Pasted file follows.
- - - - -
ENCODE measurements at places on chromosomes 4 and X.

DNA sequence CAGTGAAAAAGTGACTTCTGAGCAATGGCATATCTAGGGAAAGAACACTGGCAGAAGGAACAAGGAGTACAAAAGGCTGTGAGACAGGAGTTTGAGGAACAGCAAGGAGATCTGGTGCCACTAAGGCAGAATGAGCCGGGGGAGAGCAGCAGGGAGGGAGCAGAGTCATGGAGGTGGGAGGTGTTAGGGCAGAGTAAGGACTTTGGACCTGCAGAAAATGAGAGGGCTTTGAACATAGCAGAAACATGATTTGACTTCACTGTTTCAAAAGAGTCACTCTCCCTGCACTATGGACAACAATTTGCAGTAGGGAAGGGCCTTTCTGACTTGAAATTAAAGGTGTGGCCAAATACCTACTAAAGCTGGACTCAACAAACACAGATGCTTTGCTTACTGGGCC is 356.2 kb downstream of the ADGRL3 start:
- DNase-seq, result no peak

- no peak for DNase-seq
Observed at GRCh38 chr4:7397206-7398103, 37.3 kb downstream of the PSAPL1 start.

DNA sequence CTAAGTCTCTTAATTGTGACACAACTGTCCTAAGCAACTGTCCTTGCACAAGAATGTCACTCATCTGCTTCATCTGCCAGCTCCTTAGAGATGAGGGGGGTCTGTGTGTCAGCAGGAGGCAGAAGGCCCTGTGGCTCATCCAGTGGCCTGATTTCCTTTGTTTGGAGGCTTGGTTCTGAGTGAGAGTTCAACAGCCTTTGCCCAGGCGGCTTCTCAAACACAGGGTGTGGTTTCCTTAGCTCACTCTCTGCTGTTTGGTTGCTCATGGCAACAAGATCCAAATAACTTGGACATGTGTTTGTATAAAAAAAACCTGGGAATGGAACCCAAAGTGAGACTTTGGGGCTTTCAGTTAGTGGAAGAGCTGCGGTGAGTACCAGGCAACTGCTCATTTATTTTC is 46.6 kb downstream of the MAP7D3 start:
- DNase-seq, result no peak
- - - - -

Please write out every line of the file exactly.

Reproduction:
ENCODE measurements at places on chromosomes 4 and X.

DNA sequence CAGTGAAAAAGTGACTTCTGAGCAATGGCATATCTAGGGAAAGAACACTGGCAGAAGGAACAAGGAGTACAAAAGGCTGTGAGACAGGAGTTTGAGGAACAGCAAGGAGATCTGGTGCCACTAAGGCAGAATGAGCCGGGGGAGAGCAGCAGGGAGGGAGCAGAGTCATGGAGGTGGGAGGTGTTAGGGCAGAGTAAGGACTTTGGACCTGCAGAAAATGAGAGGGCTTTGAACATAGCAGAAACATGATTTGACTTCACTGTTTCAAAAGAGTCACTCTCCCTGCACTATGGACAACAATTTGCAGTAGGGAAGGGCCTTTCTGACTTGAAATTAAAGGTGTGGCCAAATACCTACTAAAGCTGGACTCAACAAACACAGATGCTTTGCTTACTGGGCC is 356.2 kb downstream of the ADGRL3 start:
- DNase-seq, result no peak

- no peak for DNase-seq
Observed at GRCh38 chr4:7397206-7398103, 37.3 kb downstream of the PSAPL1 start.

DNA sequence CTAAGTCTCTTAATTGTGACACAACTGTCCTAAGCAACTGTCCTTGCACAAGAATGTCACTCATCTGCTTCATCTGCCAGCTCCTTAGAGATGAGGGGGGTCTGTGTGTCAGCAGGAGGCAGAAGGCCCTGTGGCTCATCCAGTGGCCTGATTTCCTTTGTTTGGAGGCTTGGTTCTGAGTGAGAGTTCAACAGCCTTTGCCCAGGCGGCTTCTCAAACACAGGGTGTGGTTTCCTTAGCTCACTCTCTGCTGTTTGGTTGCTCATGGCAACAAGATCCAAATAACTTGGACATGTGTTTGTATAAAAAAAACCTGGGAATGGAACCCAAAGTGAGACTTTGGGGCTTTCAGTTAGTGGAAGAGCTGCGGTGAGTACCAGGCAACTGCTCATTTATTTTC is 46.6 kb downstream of the MAP7D3 start:
- DNase-seq, result no peak